Japan’s earthquake and tsunami on March 11, 2011 and subsequent Fukushima Daiichi nuclear disaster have given the leaders of that country a lot to think about in regard to the safe use of energy going forward.
And because of the desire to use safe, renewable green energy and to use it in cars, the Ministry of Economy, Trade and Industry (METI) is asking to have money in their upcoming budget to build 100 hydrogen fueling stations by the year 2015.
According to Mainichi, “Since the government is trying to reduce Japan’s reliance on nuclear power following the outbreak of the Fukushima nuclear crisis, it is feared that carbon dioxide emissions will sharply increase as renewable energy is highly unlikely to make up for the loss of atomic power.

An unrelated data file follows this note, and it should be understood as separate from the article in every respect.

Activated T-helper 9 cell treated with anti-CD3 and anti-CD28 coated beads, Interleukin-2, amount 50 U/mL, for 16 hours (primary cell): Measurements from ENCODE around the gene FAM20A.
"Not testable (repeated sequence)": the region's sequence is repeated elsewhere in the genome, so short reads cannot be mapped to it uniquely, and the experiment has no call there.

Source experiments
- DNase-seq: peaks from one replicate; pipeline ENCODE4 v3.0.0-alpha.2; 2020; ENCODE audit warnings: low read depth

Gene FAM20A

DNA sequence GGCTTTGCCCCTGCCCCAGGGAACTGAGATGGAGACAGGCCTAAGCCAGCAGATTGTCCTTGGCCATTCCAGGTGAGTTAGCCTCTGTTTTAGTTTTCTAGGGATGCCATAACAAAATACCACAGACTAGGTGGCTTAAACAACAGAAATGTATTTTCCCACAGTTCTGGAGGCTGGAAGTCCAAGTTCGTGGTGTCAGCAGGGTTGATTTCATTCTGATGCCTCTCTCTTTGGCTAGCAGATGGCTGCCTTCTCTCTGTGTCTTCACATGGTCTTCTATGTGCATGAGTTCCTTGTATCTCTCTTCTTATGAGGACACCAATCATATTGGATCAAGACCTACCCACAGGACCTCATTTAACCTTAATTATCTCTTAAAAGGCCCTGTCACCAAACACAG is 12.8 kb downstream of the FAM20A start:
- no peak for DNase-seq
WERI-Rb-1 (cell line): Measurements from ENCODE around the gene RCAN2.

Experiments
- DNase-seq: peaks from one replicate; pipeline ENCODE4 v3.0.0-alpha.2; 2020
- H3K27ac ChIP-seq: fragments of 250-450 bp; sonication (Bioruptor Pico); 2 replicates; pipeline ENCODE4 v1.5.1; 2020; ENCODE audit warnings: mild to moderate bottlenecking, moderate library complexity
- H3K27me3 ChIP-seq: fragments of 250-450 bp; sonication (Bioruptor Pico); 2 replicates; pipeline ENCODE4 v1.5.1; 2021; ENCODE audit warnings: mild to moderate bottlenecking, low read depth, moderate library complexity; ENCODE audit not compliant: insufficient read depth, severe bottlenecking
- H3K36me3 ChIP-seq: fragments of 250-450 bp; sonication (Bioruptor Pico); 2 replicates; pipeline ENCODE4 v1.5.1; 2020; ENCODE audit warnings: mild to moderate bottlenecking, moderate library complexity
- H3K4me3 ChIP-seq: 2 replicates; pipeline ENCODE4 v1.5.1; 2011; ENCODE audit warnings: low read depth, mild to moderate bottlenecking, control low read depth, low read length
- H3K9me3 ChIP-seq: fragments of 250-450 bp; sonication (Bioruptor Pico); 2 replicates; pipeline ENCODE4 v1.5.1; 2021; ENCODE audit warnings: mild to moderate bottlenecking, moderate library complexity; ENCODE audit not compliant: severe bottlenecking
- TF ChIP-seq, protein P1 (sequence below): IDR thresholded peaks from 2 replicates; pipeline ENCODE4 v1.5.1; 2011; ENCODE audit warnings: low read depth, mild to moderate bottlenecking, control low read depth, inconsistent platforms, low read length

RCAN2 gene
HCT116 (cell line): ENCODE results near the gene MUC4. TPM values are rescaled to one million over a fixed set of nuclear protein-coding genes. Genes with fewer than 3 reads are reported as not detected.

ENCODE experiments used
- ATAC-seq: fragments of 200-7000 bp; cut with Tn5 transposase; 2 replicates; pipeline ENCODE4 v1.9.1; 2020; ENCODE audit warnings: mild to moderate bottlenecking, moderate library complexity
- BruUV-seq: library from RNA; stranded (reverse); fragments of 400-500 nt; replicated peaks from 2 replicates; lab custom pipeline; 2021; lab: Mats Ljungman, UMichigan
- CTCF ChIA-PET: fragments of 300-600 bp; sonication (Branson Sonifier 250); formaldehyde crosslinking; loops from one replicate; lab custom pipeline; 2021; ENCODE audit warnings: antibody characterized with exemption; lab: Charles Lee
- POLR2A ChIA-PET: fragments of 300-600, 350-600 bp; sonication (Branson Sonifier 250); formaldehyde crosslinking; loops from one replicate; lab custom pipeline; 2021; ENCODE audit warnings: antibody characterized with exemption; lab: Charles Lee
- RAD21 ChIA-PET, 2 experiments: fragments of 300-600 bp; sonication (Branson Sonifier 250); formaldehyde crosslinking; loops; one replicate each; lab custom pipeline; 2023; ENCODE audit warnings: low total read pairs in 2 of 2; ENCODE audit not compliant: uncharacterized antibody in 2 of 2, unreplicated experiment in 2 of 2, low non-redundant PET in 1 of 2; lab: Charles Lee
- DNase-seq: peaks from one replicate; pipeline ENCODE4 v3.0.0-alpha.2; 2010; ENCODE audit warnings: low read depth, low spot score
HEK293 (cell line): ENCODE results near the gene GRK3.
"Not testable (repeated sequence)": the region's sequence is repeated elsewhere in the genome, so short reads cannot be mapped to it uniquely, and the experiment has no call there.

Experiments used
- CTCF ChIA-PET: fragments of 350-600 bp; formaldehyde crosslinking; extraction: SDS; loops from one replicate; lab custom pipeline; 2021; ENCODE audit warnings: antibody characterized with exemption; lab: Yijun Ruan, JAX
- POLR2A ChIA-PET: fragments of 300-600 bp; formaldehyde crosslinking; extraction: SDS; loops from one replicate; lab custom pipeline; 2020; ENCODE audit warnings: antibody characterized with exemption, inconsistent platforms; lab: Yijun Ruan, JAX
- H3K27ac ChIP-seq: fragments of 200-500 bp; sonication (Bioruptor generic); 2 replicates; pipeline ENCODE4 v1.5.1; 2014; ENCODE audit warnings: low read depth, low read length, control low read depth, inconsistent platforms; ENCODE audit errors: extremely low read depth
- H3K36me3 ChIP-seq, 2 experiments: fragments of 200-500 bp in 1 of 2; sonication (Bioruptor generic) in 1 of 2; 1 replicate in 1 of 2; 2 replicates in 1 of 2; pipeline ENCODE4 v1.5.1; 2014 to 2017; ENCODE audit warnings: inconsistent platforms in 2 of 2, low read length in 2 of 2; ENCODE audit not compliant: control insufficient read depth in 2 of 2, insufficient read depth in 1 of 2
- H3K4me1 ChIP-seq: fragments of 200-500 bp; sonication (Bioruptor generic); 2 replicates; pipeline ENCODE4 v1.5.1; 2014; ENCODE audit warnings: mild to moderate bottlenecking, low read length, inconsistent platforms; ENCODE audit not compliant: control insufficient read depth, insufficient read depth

“In order to reduce greenhouse gas emissions, METI hopes to promote the quick adoption of fuel-cell cars …
“… METI intends to ensure that about 100 hydrogen filling stations will be built in the Tokyo metropolitan area, Kansai, Chubu and Kyushu by 2015 – when fuel-cell vehicles become commercially available.”
METI is asking for around $38 million USD for the project and they will be working with several research entities to come up with a cheap supply of hydrogen for the fueling stations.